French authorities have raided Apple’s offices in the latest escalation of hostilities between France and American technology giant, Financial Times reports. France has been slowly constructing a multi-pronged attack on companies like Apple, Google and Amazon over the past year. The raid of Apple’s offices is probably linked to claims that Apple is misusing its pricing power on iPhone and iPad devices. Another front involves French claims that Apple and Google are unfairly leveraging the power of their app markets, locking consumers permanently to their closed ecosystems and dictating which apps are approved and which are not. Yet another line of attack involves Amazon — France is considering banning deep merchandise discounting and free delivery offers, which are the very essence of Amazon.
Taken in isolation, these instances may seem like relatively harmless, odd French contretemps. But viewed together, something more sinister emerges: A national strategy aimed at reining in the most powerful American technology companies.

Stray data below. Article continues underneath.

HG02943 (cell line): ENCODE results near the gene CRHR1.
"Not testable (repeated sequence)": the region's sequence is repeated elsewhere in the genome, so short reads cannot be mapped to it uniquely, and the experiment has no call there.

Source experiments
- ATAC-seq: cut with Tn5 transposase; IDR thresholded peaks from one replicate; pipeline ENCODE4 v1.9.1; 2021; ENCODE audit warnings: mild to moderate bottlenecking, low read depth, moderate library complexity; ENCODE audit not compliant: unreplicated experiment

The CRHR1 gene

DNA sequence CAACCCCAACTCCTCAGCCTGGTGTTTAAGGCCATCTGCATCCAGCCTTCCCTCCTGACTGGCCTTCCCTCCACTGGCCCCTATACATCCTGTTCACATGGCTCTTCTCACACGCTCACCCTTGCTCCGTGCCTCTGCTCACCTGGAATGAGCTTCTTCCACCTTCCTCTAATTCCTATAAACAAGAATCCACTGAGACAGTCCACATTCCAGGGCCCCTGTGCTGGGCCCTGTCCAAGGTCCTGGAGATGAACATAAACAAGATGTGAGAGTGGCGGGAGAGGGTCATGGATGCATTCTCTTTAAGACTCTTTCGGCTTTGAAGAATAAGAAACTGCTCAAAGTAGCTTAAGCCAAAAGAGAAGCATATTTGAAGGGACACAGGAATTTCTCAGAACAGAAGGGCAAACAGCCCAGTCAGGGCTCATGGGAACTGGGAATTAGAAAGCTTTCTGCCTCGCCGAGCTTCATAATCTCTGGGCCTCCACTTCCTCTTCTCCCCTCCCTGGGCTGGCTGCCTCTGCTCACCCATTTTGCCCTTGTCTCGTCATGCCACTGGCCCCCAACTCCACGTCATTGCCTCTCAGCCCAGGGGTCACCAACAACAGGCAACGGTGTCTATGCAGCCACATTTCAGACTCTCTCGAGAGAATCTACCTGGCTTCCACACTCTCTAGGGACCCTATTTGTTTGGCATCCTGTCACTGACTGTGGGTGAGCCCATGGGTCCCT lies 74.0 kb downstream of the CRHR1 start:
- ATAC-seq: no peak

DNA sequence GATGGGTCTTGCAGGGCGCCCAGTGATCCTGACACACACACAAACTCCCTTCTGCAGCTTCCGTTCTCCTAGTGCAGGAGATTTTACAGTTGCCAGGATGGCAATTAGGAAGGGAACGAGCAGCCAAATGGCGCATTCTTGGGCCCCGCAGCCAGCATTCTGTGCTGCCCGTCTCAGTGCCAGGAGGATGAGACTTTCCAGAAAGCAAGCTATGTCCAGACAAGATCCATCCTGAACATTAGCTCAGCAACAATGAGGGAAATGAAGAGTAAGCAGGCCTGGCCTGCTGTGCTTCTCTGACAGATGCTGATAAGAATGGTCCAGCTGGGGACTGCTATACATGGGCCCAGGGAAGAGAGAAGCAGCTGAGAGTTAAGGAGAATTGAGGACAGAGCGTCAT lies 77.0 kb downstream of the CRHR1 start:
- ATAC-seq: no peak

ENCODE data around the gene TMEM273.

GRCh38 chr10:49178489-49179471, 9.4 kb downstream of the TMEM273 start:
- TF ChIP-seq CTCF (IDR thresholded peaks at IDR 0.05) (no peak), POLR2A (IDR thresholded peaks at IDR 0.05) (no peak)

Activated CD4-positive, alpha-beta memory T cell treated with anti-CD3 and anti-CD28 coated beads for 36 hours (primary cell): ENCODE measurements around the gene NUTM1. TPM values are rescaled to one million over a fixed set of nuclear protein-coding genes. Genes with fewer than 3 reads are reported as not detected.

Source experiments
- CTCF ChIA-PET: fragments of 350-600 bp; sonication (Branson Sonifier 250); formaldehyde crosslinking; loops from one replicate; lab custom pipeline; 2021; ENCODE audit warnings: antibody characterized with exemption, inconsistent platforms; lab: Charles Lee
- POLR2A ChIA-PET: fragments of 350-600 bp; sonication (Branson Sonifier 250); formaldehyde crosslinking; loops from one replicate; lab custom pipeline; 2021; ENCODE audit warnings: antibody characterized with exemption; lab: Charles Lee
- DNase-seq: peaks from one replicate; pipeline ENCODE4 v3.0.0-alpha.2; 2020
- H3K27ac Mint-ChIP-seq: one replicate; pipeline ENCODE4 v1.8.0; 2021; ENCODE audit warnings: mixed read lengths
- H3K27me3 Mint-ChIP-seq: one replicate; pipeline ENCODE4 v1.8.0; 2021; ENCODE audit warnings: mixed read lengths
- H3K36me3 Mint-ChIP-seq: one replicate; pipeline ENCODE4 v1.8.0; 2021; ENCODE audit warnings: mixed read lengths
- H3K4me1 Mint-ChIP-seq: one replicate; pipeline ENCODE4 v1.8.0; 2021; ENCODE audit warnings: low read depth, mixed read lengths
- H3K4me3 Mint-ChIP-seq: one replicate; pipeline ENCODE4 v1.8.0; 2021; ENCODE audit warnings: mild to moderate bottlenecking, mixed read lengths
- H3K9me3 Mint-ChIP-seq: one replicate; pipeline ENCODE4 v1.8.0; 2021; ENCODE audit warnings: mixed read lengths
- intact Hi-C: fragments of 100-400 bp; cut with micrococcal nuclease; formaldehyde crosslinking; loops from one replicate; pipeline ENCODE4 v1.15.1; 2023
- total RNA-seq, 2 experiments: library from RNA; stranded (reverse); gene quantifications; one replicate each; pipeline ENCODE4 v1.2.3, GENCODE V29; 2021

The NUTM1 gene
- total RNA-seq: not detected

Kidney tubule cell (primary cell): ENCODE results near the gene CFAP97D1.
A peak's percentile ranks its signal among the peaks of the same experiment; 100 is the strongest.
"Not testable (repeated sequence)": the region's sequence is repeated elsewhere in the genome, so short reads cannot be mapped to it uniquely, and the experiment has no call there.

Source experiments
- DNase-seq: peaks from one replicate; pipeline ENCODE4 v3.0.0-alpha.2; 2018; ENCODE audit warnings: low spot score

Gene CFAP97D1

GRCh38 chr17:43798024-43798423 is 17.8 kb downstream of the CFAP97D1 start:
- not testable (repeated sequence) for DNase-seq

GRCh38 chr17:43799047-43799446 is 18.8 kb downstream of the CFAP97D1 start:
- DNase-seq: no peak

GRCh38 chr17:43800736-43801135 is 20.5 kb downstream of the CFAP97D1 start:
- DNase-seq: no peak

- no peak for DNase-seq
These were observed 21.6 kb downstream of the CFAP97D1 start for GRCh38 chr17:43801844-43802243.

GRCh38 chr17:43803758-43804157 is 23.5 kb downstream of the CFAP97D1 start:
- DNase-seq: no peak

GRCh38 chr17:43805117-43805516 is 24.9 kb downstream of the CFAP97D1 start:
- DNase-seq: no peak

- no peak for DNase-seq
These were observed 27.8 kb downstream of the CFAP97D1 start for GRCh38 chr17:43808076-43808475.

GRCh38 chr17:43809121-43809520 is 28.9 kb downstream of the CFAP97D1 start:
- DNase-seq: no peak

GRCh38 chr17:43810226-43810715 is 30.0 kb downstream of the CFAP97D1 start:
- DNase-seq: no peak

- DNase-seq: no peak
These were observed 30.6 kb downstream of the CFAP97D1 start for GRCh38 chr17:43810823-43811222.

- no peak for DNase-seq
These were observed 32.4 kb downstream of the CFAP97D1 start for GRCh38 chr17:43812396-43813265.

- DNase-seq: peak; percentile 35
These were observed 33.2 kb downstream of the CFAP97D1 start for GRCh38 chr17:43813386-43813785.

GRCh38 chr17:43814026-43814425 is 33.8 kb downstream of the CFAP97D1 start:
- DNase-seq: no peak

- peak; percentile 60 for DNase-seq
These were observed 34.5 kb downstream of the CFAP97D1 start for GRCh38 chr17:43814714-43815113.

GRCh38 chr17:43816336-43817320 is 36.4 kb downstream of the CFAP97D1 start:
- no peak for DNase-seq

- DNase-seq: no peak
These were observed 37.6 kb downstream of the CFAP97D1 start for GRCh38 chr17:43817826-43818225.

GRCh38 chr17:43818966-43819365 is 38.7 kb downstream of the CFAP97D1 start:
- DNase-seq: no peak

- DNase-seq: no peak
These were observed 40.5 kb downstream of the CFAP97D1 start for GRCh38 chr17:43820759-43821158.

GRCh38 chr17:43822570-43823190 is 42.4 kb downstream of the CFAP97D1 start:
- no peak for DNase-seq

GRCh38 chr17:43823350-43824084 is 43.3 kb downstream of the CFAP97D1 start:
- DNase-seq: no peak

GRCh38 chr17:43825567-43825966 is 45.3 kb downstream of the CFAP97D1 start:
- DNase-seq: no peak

The fact that these recent attacks on Apple, Google and Amazon are taking place just ahead of a crucial new round of trade negotiations between America and the European Union may not be a coincidence. France seems to be methodically building a broad case against the U.S. tech hegemony to convince Germany and the U.K. to support it fully in a trade clash against America. Of course, both the Brits and Germans are highly dependent on the U.S. export market and have been notably skeptical about the French agitation against American hypercapitalism.
Until last weekend.
On Sunday, Der Spiegel splashed a series of garish articles about NSA spying on German citizens across its home page. The public opinion in Germany seems to have swung towards strident opposition of American intelligence gathering methods. It is possible that the crafty French may be able to leverage the NSA scandal into broader opposition of the American tech empire — including the rapidly growing digital content delivery power of Apple, Google and Amazon.
Could France possibly convince other European powers to challenge Apple’s pricing practices, Google’s lock on search business and Amazon’s delivery and discounting strategy? Such direct opposition to core principles of free trade would have seemed far-fetched just months ago. But now that U.S. technology giants are deeply entangled in the NSA spying scandals, the threat of real U.S.-EU trade trouble seems to be a small, but growing possibility.